I looked up at the clock myself, and as I did I noticed something that I’d been too busy panicking to notice before. Right underneath his clock, over his framed realtor’s license, was a framed quilt block! What an idiot I am, not to notice it! Where’s Raoul when I need him?

Quilt block! Another clue?

“Wow, that’s beautiful,” I pointed at the block. Hey, I couldn’t think of anything more original to say, give me a break!

“Oh, yeah. Nice, huh? My grandmother was a quilter,” he gestured at the block, smiling. “For some reason, she always kept this block in a frame. I guess it was the first block she made or something.”

“Or something” is right, I thought to myself. In fact, “or something” is exactly what I was hired to find out! Unfortunately, unless I wrangle with him and hijack the block, I’d never find out just what “or something” was BEHIND the block, being that it was in a frame and all.

Instead, I studied the block carefully under the guise of admiring it, so I could have something to furiously scribble in my notebook once I left. Plus, I wouldn’t really know what part of the block was what we were looking for, since most of these mysterious quilt parts were actually nothing more than borders. But hey, better than nothing, and it wasn’t even that painful to find!

“Well, I guess I’ll be back at 4:00, then.” I got up and handed him the clipboard filled with false information.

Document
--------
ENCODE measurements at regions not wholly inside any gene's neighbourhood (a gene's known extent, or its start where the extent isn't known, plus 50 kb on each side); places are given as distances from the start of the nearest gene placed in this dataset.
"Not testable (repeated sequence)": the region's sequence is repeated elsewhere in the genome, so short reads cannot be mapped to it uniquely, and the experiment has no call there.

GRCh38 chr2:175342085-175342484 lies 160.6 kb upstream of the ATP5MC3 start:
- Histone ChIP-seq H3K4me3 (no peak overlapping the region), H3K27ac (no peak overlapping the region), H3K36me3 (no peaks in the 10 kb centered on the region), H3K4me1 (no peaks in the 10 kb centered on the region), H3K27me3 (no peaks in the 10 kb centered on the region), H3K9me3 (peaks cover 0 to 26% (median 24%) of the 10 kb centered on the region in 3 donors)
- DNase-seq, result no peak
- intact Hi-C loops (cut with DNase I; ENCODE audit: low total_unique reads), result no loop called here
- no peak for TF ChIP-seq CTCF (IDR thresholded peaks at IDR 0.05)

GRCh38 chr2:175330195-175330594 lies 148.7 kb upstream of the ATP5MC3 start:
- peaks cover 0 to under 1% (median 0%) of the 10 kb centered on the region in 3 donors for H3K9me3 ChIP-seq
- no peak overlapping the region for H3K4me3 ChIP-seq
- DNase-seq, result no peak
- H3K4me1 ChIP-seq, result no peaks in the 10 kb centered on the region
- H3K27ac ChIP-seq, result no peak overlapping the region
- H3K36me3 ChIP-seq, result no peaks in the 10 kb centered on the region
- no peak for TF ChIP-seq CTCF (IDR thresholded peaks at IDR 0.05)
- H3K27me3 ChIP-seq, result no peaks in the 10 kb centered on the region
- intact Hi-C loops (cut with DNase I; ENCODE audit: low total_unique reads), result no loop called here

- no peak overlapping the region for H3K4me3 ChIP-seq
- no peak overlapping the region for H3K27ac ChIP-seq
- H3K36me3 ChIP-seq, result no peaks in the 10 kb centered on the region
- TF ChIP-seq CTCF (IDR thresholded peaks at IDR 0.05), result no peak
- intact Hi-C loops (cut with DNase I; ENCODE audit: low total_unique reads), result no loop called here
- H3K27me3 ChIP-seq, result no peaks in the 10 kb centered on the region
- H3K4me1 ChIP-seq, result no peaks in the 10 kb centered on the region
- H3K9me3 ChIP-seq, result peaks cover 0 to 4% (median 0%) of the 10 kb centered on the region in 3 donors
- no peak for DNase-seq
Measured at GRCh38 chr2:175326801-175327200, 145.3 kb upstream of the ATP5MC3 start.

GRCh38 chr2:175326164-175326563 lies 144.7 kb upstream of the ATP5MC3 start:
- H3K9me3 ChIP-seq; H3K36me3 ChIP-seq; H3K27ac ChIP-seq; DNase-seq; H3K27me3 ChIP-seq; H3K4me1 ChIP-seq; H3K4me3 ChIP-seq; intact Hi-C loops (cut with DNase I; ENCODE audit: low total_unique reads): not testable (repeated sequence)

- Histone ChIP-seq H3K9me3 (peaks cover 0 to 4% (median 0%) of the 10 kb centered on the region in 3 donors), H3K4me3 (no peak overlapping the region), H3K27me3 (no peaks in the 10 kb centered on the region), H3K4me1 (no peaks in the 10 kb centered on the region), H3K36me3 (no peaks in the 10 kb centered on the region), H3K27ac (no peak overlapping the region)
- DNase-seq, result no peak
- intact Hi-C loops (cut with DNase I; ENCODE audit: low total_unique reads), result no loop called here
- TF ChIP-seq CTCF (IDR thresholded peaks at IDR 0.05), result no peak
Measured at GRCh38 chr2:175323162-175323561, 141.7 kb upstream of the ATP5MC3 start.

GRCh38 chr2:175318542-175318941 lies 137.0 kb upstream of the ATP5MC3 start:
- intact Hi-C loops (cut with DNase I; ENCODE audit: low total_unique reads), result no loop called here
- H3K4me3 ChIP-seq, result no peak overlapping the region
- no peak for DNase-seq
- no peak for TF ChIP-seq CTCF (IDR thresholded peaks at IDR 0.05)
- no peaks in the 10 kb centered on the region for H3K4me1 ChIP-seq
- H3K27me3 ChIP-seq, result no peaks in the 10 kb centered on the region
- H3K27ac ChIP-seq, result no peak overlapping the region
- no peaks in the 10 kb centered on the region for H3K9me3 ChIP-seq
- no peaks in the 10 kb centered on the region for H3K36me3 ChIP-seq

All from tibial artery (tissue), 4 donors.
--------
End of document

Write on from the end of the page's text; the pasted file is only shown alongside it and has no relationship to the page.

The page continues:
Another apartment

He gave it a once-over. “Right, by then I’ll get the keys for you, and we’ll have a look at the place. And if you can go up in rent a little, say to $1,000, I think I have a small one-bedroom I can show you, too. It’s a great deal, so it won’t be available for long! You might want to get your deposit ready, because this one is a beaut. See you then!”

I think that’s what they train you to say in realtor school, because I’ve never encountered a realtor who DIDN’T “swear” that an apartment was going to be here only for one more day.

“Okay, see you at 4:00,” I stole another glance at the block before I left with a wave.

I walked the few blocks back to our office, where Raoul was patiently waiting.

“So, boss, how’d it go without me?” he smirked.

Before I answered, I scribbled down the block (in my scratchy artistic way, that is-hey, I’m a detective, not an artist!) and tossed it onto his desk.

He took a look. “What’s this?”

“It’s the block, my friend, none other than the block.” I nodded and smiled, perching on his desk.

“So, you got it without any back-up, aye? Way to go — how’d you wrestle it from him?”

“Oh, I have my ways, I have my ways,” I replied. No need to tell him it was hanging from the wall and that I didn’t even notice it until AFTER I’d filled out an entire realtor’s form!

“Did I ever doubt you? So, what are the magical letters on the back of this one?”

“Uh, I didn’t get that far.” Again, I didn’t feel the need to elaborate. “But I figure that once we get the other blocks, we’ll fill in the blanks.”

Raoul started to say something that I’m sure would amount to some form of “I told you that you needed my help,” but I held up my hand.

“Before you say a word, promise me something,” I said.

“What’s that?”

“Remind me to NEVER move again. Ever!”

“That bad, huh?”

“That bad.”

“Guess I’ll stay in The Bronx, then. But you guys do have great pizza over here, you know.”

“Trust me, it’s not worth moving here for. But now that you mention it, you do owe me a slice for solving this solo.”

“I’d throw in a soda if you had come up with the words on the back, too,” he replied –with an obligatory smirk, I might add.

Okay, I deserved that one. “You’re on!” Sometimes, you just have to let him get the last word. After all, what would I do without the kid?

to be continued…